Brown School COVID-19 Race, equity and social justice in Neuroscience School of Medicine

COVID-19 widened health disparities in employment, food

A deep dive by researchers at Washington University School of Medicine in St. Louis and the university’s Brown School found gaping health disparities resulting from the COVID-19 pandemic. The study, which looked at St. Louis County residents during the pandemic, shows that Black women suffered disproportionately higher rates of employment loss and food insecurity compared with men and people of other racial and ethnic backgrounds. (Photo: Getty Images)

Several studies on COVID-19 have revealed gaping disparities in the U.S. that negatively affect the health of people who aren’t white, especially nonwhite women. A deep dive from researchers at Washington University School of Medicine in St. Louis and the university’s Brown School shows that in St. Louis County, Black women suffered at disproportionately higher rates than men and people of other racial and ethnic backgrounds during the height of the pandemic.

In a study published recently by the Centers for Disease Control and Prevention, researchers found that from August 2020 through October 2020, Black women in St. Louis County were at the highest risk for employment loss and food insecurity compared with Black men, white women and white men. Previous studies of COVID-19 mostly have focused on comparisons between different racial identities or between males and females.

Focusing on more than one social identity — in this study, race and sex — is known as an intersectional analysis. Taking that approach provided researchers a more complete analysis of who has been most impacted by the pandemic, “and we found that Black women have been affected profoundly more than other groups,” said Kia Davis, ScD, an assistant professor in the School of Medicine’s Division of Public Health Sciences, and senior author of the study published in the CDC journal Preventing Chronic Disease. “This study is not only recognition of significant inequities, but may help us better defend those who are most harmed should similar scenarios occur in the future.”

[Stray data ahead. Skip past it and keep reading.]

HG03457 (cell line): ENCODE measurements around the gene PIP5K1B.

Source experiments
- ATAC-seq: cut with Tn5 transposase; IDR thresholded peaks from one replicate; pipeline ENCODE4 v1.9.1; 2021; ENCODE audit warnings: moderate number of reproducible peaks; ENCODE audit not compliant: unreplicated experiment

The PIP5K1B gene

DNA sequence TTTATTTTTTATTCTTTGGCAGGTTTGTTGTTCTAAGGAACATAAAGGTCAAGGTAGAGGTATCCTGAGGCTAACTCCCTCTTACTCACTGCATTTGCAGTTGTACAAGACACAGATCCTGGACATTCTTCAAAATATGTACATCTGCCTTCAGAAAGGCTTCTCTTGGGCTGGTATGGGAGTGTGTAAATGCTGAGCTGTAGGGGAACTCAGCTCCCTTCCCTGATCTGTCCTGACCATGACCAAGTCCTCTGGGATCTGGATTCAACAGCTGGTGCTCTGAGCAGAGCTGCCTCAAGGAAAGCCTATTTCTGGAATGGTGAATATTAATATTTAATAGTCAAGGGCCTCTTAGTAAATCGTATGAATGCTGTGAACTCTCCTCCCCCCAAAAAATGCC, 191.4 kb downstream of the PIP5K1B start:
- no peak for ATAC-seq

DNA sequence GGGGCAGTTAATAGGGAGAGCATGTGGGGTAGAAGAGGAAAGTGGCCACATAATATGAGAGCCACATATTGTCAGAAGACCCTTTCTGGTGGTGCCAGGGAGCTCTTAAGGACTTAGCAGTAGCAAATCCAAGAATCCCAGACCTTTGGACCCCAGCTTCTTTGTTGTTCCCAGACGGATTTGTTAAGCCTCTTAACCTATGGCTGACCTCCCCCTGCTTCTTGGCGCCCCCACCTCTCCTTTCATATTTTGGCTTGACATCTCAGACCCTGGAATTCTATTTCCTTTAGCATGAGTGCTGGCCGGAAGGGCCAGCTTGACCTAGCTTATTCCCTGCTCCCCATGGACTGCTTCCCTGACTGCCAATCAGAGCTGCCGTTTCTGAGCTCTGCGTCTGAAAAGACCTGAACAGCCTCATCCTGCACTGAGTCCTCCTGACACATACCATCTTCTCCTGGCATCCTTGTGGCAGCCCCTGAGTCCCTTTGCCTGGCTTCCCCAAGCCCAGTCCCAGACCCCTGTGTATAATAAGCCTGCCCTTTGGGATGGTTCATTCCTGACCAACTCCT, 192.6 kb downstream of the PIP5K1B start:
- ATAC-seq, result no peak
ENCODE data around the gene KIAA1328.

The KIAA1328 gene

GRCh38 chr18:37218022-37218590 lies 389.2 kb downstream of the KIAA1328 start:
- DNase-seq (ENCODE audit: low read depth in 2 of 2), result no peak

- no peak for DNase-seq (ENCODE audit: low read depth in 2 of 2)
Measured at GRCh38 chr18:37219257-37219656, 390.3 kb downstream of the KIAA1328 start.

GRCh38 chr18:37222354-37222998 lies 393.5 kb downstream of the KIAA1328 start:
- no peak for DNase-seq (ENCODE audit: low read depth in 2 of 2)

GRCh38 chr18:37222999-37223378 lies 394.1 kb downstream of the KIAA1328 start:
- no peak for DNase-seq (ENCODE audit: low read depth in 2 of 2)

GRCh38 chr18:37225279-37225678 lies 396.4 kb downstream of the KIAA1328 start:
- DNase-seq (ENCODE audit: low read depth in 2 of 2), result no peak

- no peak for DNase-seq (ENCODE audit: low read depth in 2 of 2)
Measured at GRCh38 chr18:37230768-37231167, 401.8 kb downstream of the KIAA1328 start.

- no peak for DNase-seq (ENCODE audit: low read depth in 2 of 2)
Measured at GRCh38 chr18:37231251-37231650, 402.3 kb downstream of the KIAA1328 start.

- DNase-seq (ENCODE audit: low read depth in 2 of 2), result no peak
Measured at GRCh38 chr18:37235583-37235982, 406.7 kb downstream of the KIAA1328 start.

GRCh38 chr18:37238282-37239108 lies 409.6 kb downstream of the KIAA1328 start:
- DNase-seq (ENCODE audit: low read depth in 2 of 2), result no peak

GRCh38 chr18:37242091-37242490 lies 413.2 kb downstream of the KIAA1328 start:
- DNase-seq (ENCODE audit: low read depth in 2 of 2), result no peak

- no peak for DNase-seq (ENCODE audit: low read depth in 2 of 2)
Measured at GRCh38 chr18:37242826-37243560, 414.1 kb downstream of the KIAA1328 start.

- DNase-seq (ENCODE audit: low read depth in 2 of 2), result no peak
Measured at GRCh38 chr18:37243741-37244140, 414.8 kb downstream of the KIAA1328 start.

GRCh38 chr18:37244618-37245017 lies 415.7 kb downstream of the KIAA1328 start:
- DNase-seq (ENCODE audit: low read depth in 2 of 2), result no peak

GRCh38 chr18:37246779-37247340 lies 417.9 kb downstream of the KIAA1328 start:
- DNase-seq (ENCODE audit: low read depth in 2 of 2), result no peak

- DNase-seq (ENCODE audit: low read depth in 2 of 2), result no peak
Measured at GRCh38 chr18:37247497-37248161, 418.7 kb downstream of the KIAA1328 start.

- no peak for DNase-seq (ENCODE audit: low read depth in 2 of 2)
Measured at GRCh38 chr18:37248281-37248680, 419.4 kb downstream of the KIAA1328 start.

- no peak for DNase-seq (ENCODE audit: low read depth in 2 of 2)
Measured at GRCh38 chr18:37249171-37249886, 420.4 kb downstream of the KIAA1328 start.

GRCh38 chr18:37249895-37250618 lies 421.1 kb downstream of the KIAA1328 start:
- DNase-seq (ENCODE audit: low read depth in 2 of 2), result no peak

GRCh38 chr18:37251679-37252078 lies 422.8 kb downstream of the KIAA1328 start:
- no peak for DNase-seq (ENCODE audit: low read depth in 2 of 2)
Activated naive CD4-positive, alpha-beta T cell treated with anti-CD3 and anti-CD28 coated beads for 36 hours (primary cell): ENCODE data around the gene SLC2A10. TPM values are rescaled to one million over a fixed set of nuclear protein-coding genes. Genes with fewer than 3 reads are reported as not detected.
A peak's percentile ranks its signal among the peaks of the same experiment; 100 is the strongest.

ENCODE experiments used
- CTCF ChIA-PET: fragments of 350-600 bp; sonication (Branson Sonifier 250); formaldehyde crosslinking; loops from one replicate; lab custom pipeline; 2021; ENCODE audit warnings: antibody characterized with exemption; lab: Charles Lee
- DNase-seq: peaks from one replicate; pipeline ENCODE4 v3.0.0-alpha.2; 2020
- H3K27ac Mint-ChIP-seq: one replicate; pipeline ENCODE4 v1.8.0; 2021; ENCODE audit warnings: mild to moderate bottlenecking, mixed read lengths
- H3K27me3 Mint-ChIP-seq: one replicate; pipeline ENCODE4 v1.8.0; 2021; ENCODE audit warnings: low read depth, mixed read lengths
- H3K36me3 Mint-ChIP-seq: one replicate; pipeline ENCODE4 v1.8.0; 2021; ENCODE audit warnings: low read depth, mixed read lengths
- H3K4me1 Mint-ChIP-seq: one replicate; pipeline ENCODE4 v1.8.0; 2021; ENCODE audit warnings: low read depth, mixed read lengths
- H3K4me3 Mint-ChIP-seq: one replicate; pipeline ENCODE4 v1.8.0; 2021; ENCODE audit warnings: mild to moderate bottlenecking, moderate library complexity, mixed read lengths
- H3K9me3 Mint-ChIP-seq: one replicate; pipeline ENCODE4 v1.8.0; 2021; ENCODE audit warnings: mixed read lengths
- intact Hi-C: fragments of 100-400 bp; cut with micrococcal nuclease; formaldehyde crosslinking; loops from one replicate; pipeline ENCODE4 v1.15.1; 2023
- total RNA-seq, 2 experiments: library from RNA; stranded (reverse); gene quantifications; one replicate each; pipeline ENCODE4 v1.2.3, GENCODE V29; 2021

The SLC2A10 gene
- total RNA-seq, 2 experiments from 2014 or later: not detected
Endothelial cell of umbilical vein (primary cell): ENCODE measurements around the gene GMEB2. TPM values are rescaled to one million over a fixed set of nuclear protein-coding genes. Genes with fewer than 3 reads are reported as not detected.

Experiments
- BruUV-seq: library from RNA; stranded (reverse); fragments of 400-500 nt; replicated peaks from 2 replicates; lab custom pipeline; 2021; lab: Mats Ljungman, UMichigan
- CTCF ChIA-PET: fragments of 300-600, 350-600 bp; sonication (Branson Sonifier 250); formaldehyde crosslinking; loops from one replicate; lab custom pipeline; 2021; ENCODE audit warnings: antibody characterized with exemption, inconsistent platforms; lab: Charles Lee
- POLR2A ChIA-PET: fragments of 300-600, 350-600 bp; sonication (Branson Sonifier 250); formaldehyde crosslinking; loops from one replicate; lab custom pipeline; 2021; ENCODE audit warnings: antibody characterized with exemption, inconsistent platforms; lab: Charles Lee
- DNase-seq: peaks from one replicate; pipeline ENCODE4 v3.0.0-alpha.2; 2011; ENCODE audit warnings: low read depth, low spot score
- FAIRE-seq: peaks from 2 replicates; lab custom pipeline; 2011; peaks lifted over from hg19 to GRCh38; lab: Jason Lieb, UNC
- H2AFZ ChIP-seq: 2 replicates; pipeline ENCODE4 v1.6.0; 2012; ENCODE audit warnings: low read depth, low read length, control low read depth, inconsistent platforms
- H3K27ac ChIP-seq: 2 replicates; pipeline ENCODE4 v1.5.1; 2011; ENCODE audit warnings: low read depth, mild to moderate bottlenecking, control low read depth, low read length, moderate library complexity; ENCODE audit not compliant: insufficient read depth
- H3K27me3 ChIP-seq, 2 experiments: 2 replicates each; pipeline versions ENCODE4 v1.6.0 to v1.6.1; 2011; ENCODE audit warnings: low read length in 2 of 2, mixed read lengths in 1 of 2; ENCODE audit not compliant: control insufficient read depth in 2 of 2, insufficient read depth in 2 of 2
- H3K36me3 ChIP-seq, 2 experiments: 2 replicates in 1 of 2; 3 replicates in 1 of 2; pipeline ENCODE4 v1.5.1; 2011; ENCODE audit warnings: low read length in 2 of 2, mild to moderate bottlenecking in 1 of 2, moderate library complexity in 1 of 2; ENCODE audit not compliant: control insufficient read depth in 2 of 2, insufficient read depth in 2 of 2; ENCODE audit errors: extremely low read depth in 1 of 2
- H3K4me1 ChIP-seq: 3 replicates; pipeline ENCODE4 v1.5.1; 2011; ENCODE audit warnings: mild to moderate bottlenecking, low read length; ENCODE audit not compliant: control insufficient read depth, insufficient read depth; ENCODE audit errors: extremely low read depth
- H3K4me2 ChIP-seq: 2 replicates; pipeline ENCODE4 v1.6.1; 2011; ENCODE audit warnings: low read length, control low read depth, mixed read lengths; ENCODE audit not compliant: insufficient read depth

Davis said the research team sought to “dig deeper than just saying women experienced more job loss than men, or Blacks suffered more food insecurities than whites. Disaggregating the data allows us to use the results to guide health-care and social services programs, interventions and policy to mitigate the disproportionate effects of COVID-19 and related social harms on Black women.”

Employment loss and food insecurity are recognized as major social determinants of health, defined as social and economic circumstances influencing individual health. Examples of employment loss include job furloughs, layoffs and reduced wages; food insecurity refers to the quality and quantity of food eaten, worrying about food, and receiving free meals or groceries.

Over the years, multiple studies have documented the link between employment loss and job insecurity as both separate and combined factors contributing to adverse health outcomes, including an increased risk of death and diseases such as substance abuse, suicide, depression and anxiety, substandard physical health, and chronic diseases.

“Historically, African-Americans and women are most harmed by social determinants of health due to systemic racism and sexism,” Davis said. “Our study shows that COVID-19 has widened existing sex and racial disparities that can affect health.”

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